University of North Carolina Center for Health Promotion and Disease Prevention
Population of Focus: racial and ethnic minority groups, rural populations, communities with limited resources
Topic Areas: health equity, cancer prevention and control, nutrition, obesity, rural health, high blood pressure, diabetes
Introduction, Mission, and Vision
The University of North Carolina (UNC) Center for Health Promotion and Disease Prevention (HPDP) is one of 26 Prevention Research Centers (PRCs) supported by the Centers for Disease Control and Prevention (CDC) for the 2019–2024 funding cycle. Each PRC is funded to establish and maintain their center and to conduct a core research project. PRCs may receive supplemental funding to conduct additional research projects and activities.
HPDP’s vision is to work with community partners to implement public health interventions and share findings to improve health outcomes in individuals and communities vulnerable to chronic disease and disability in North Carolina. Its mission is to help individuals and communities access health-promoting resources and services that can prevent disease. HPDP works to develop education, training, and other health-promoting resources that can be used to promote overall well-being
Each PRC uses a community-engaged approach to conduct one primary applied public health prevention research project called a core research project. Project activities include design, development, implementation, evaluation, and dissemination. PRCs use at least 50% of their CDC funding to conduct the project in partnership with communities.
The Med-South Lifestyle Program (MSLP) is a proven intervention that adjusts traditional Mediterranean diets to appeal to populations in the southeastern United States. Mediterranean-style dietary patterns emphasize consumption of whole grains, healthy fats, and vegetables. They have been shown to lower the incidence of chronic disease.
HPDP’s core research project for the 2019–2024 funding cycle is to identify the most effective way to promote and support the implementation of MSLP across multiple settings, including communities with limited resources. The focus is on public health and clinical practice settings that reach rural, minority, and medically underserved communities.
The goal is to extend the program’s reach to communities across North Carolina through local health departments and community health centers.
“Our core research project builds on years of research at HPDP to develop, test, and disseminate the Med-South Lifestyle Program, which culturally adapts the Mediterranean diet and other evidence-based health promotion and disease prevention interventions for the southeastern United States,” said Alice Ammerman, DrPH, center director.
PRCs may receive supplemental funding to work on additional research projects each funding cycle. These Special Interest Projects (SIPs) focus on a variety of health topics or gaps in scientific evidence. PRCs can also conduct additional research as part of SIP Thematic Research Networks, which are groups of PRCs working together on related health topics.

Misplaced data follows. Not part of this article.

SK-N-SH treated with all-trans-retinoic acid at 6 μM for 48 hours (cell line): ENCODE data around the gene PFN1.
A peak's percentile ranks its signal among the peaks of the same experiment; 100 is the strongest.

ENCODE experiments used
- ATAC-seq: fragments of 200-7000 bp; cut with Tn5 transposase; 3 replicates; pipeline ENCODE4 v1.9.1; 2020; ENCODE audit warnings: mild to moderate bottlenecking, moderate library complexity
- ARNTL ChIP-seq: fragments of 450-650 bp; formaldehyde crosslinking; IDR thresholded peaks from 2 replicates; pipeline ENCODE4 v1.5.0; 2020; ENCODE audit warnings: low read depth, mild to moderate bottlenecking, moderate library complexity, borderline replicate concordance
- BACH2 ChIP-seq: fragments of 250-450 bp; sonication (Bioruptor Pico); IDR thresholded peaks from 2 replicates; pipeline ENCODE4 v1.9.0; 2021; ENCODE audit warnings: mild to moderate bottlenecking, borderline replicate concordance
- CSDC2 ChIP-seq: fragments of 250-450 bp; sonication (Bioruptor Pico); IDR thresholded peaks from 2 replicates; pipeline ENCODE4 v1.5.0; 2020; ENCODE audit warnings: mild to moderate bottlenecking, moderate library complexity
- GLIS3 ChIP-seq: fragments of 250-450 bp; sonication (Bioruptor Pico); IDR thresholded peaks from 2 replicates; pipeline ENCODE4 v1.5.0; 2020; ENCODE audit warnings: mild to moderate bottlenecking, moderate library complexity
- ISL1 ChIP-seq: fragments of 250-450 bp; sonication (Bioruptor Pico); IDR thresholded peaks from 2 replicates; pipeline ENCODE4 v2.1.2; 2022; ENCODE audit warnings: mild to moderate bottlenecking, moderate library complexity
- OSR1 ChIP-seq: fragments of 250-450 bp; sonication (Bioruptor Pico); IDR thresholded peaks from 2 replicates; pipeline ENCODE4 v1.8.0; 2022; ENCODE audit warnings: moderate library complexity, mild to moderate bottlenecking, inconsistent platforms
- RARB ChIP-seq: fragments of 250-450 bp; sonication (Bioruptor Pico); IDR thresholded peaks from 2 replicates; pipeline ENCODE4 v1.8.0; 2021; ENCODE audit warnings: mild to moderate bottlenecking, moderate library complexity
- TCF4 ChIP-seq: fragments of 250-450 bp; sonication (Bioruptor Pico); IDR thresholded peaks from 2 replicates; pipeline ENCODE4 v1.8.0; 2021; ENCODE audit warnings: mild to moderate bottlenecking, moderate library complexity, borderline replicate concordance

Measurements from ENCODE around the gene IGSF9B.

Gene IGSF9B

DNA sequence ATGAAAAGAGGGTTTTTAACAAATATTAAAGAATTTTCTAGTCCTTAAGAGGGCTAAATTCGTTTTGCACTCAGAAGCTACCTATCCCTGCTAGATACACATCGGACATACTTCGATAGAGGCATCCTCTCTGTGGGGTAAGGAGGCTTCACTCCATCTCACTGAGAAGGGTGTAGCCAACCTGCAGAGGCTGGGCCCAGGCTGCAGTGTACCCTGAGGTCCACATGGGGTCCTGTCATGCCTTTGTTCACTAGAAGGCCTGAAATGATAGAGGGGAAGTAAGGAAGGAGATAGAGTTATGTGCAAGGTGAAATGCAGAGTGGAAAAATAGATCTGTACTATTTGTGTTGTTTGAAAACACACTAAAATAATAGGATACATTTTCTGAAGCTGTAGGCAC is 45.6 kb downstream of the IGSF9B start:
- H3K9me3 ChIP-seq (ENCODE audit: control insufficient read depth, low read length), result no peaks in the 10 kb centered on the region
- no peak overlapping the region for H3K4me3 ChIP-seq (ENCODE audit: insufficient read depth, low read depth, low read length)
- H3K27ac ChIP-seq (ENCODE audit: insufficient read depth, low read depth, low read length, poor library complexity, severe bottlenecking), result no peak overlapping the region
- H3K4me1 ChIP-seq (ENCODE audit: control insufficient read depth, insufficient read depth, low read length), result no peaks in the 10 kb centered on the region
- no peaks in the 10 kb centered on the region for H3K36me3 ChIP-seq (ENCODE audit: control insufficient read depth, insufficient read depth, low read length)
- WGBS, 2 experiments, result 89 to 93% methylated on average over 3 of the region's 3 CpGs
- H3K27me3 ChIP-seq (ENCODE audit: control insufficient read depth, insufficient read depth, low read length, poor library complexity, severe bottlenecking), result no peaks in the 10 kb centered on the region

Electronic Health Record Study to Examine Factors and Diagnostic Pathways that Facilitate Early Ovarian Cancer Diagnoses
This SIP will use North Carolina cancer registry data that has been linked to electronic health records and medical claims data to address ovarian cancer knowledge gaps and provide critical information on clinical-, patient-, and health-systems-related factors that may help shift ovarian cancers to earlier diagnosis.
In April 2021, CDC funded a 12-month award to all 26 PRCs to form the PRC VCN in support of the agency’s Vaccinate with Confidence strategy for COVID-19. As part of this network, HPDP is examining vaccine hesitancy to find ways to promote vaccine confidence, increase vaccine uptake, and reduce disparities in Black/African American, American Indian/Native American, and Latino/Latina communities, including among adolescents. The goal is to reduce the incidence of COVID-19 in the United States.
HPDP’s strategy is to give primary care providers in North Carolina the data, support, and community engagement opportunities they need to increase COVID-19 vaccine confidence, uptake, and equity.
How Alcohol Source and Direct-to-Consumer Sales Impact Alcohol Behavior and Outcomes in a Shifting Regulatory Environment
This SIP study focuses on online direct-to-consumer (DTC) sales of age-restricted products— including alcohol, cigarettes, vaping, cannabis, and kratom products. It seeks to inform policy decisions at local, state, and federal levels about DTC alcohol sales and examine how changes to regulations during the COVID-19 pandemic affected alcohol-related behaviors.
Research findings will provide evidence to support policy recommendations for DTC alcohol sales. Regulators and policy advocates can use this information to guide their actions in this evolving area of health policy.
As a member of CPCRN, the Comprehensive Cancer Control Collaborative of North Carolina (4CNC) conducts cancer prevention and control research to identify and support the implementation of effective clinical and public health cancer prevention and control interventions into a wide range of clinical and community settings. It also provides training, technical assistance, and tools to support the adoption and implementation of proven cancer prevention and control interventions.
4CNC projects include colorectal cancer screening in pharmacies, organizational theory in implementation science, financial toxicity among rural cancer patients, and dissemination of CPCRN’s Putting Public Health Evidence into Action curriculum.
Location: Chapel Hill, North Carolina
Principal Investigator: Alice Ammerman, DrPH
Deputy Director: Beverly Garcia, MPH